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From: "Roy C. Lackey" <rclackey@stic.net>
Subject: (urth) PEACE: The Egg; Bah, humbug!
Date: Mon, 27 Nov 2000 23:40:33 

Almost all of the stories in PEACE, imbedded or "real-life" ones, are
unfinished, presumably because they are painful to Weer, one way or another.
The imbedded stories are analogies, evidently, of real-life situations which
were too painful for him to even begin to tell. Two of the real-life
stories, the Tilly tale and Charlie Turner's letter, are ostensibly true,
but neither have anything to do with Weer's life, and Charlie himself, small
as his role is in the two stories, is the only apparent link between them.
The events related in the letter are complete, but the letter exists in a
vacuum; we don't know what came before, why Charlie, a minor character in
Smart's Tilly tale, should suddenly appear in Weer's life forty years after
he first heard the tale. Neither do we know the relevance of the people and
events in the letter to Weer.

The Tilly tale itself is incomplete. We get a fragmented version of its
conclusion from Blaine, but he is so wrong about everything else he says
about the tale that his testimony is hardly trustworthy. What was it about
the tale that was so unsettling to Weer that he couldn't finish it, even
though it was one of the longest segments of the book, and seemingly had
nothing at all to do with his life?

Is it the mere fact that the tale is, in some sense, a ghost story? Did Weer
leave out Smart's finding of Mrs. T's pickled body because he knew himself
to be dead too, just another ghost? Then why tell the story at all? After
all, we didn't get even a hint of Macafee's or Blaine's stories, not to
mention Eleanor Bold's.

Then Charlie Turner shows up after Smart's death (whom Charlie has to thank,
presumably, for forty years of continuing to be a hairy freak), and starts
telling Weer all about the travails of perfect strangers, and follows up
with a fractured Cinderella story that doesn't end happily-ever-after. What
is the point? If a character in a ghost story I heard forty years ago
suddenly showed up in my life . . . well, I don't even want to think about

I said that Blaine was wrong about most everything regarding the Egg Hunt
and Smart's Tilly tale--but was he? Why did Wolfe put Blaine's account in
the book then? His testimony is the only instance in the text of an
alternate account of something Weer related. Weer says, in effect, that his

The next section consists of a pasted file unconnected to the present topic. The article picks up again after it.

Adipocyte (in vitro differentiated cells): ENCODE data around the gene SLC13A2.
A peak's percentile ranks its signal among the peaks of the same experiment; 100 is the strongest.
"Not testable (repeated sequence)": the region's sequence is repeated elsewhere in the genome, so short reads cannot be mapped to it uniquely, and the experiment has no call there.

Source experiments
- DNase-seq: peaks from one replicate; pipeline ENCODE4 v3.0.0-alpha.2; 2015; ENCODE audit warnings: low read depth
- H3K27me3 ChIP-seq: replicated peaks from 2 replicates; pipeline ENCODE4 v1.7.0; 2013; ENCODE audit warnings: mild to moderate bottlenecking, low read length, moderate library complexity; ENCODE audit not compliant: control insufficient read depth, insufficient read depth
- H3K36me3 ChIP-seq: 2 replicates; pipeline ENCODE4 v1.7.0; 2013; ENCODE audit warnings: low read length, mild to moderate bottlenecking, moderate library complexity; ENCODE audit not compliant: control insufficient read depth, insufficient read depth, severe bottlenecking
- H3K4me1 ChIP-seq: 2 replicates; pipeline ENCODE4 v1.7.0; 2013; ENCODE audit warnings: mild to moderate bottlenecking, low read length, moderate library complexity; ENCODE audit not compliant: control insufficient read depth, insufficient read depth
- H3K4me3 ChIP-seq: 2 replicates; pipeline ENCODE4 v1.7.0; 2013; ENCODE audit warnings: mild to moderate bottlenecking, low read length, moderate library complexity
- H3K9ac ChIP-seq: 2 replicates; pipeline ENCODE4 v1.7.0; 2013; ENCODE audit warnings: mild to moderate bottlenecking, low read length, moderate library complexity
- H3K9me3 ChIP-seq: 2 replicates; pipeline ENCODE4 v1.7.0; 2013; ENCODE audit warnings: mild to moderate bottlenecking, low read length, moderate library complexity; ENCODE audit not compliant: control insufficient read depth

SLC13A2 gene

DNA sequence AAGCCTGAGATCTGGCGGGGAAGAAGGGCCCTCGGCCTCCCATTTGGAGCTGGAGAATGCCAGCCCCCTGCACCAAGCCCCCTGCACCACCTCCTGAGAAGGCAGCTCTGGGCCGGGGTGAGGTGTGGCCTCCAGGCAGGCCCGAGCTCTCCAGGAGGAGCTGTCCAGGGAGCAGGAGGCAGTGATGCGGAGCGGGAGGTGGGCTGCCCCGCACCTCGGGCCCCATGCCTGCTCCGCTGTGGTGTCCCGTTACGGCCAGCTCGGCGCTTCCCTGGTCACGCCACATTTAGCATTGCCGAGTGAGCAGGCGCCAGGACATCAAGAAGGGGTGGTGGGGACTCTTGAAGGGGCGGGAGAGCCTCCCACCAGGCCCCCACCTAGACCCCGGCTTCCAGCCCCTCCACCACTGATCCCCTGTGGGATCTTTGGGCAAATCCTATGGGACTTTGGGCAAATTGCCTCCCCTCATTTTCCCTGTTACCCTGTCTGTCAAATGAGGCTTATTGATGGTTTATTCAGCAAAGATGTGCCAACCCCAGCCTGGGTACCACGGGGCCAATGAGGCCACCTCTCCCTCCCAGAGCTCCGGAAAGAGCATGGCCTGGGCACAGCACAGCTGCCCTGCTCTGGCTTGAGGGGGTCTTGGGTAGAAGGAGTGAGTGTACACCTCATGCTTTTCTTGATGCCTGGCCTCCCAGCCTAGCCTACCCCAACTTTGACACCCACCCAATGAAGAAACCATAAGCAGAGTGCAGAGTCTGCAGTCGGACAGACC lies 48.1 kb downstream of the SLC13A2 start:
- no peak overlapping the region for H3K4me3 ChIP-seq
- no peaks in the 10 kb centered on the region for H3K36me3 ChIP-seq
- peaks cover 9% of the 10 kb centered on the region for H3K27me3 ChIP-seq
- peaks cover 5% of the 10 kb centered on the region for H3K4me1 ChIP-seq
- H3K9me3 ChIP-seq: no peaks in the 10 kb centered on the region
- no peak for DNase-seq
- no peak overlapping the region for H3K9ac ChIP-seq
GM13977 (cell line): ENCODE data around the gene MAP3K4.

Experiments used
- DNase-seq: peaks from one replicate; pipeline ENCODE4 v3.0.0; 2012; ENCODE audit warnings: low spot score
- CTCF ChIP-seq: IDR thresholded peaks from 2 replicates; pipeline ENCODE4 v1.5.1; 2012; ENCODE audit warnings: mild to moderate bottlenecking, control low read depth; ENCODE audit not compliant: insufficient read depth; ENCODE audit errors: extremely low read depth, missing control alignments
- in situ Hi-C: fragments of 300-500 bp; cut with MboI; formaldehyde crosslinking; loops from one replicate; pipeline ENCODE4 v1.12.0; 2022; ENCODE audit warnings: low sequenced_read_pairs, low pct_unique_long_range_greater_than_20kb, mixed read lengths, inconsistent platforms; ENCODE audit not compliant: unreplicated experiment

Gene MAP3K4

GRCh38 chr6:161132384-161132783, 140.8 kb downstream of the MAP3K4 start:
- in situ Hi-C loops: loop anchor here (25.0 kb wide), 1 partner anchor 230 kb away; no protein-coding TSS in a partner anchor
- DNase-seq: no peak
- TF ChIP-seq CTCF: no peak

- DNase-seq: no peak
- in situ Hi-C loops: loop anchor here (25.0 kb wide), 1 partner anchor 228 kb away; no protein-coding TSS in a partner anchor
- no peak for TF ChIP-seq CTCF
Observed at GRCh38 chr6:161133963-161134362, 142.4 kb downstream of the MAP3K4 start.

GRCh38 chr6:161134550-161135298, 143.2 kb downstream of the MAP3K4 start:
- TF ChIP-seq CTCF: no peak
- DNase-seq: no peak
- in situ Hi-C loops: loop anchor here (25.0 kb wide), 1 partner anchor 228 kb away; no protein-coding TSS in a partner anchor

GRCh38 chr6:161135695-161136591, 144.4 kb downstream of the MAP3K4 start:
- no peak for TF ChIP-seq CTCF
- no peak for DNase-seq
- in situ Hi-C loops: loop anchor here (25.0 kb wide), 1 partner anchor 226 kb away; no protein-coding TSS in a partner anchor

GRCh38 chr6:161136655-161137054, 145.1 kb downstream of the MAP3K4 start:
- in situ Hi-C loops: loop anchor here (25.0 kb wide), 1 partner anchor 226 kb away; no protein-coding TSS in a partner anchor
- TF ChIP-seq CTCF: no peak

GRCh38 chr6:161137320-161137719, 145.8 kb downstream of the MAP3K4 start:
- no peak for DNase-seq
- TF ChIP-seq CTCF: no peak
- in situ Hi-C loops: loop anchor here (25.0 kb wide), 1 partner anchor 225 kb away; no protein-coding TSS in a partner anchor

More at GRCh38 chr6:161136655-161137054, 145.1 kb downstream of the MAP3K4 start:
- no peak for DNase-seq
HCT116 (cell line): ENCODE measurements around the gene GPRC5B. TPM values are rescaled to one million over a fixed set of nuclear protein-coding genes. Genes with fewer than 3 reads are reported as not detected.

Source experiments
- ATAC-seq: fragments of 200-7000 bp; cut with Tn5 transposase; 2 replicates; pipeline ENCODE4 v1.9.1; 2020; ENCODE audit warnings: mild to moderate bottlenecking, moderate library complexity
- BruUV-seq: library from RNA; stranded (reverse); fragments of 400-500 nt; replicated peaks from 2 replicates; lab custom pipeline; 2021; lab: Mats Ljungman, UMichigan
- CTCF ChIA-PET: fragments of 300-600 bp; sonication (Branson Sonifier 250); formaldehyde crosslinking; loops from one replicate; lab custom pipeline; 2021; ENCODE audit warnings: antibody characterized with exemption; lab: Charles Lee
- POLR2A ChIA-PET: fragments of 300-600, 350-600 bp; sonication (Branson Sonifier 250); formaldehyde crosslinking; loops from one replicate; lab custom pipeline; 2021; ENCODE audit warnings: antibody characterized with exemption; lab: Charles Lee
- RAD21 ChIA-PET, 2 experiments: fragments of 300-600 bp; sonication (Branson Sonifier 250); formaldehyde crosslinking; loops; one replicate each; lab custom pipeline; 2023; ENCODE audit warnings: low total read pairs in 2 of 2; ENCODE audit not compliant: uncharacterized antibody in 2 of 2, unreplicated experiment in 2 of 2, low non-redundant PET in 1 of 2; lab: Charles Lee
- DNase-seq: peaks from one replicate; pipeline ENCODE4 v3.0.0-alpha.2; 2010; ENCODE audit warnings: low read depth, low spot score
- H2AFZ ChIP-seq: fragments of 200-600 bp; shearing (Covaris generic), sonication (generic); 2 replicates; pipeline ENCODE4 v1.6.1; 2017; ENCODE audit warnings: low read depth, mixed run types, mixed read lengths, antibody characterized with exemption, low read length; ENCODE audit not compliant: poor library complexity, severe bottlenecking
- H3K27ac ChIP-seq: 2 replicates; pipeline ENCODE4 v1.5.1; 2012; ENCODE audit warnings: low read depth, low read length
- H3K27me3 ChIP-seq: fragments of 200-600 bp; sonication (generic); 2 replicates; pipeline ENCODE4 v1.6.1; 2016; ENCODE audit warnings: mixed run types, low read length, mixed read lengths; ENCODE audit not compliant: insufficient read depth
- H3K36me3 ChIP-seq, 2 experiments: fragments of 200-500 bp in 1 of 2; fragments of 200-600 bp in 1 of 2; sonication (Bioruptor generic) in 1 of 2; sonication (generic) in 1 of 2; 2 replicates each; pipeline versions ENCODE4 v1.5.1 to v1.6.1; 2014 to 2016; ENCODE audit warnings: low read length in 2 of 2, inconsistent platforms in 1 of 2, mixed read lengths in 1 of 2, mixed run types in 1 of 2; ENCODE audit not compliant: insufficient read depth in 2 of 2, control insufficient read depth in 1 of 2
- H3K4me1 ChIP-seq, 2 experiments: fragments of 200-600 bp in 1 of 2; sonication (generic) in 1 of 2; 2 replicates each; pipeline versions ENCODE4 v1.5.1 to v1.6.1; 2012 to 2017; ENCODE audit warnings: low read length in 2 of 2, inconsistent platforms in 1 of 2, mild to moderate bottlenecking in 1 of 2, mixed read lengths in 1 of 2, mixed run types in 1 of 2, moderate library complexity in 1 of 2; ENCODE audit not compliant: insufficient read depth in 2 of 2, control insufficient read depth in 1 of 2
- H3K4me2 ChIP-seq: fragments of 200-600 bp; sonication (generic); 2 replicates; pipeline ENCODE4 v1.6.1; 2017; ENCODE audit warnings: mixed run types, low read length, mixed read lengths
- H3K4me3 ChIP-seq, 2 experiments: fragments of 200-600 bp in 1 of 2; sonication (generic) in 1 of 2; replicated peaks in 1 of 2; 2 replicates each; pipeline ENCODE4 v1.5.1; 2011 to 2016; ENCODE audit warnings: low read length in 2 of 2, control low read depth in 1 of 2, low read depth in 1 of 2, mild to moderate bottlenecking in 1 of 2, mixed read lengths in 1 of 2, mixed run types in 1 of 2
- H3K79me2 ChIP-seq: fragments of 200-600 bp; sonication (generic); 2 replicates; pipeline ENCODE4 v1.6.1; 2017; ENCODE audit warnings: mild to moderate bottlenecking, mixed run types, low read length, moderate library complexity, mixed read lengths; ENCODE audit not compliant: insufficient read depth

childhood memories are suspect, that they may reflect things not as they
were, but as they ought to have been (19,20). Consider this: the Egg Hunt
and the story telling at Macafee's 41st birthday party, both occurring in
the summer of his ninth year, together constitute nearly one-half of the
book. Read Blaine's brief account of them (173-175), especially regarding
the presentation of the Egg, then think back on Weer's account of the party,
which he twice states was to be the occasion when Olivia was to give the Egg
to Macafee (74,171). _Why was there not a single mention or hint of the
famous Egg at the birthday party_? It should have been the center of
attention, but doesn't seem to have been there at all.

Weer's mention of his malleable memory comes in the course of his account of
the Christmas he spent at Grandpa Elliot's. It concludes with his
reflections on who switched his mother's and Mab's gifts, and why. As a boy
he thought his saintly mother had switched them, as a cynical teenager that
his grandfather had done it for sexual favors, and as an old man that he had
been right as a boy. I don't think so. His cynical self was correct. Mab's
bedroom was on the second floor (21-22). His grandfather's bedroom was on
the first floor (27). Christmas morning his "grandfather came down" to shave
in the warm kitchen (25). Merry Christmas, Grandpa! Elliot was vain and dyed
his beard. The placement of his dead wife's picture shows that he wasn't
exactly mourning her. If he had bought an expensive diamond-and-pearl
necklace for one daughter, he would have to have given his other daughter
something of equal value, which doesn't seem to have happened. When the
holidays were over his daughters would go back to their husbands; Mab was
there to keep his bed warm year round. Della, and even Den, were aware that
their semi-formal housekeeper/employer relationship was a pretense, put on
by Mab out of respect to Della for her recently dead mother. By recently
dead, I mean that she died during young Den's lifetime, but when he was too
young to remember her (25). I don't see saintly Della slighting her own
mother's memory by endorsing her father's carrying on with another woman by
exchanging gifts, even if she had known what the gifts were before Christmas


*More Wolfe info & archive of this list at http://www.urth.net/urth/

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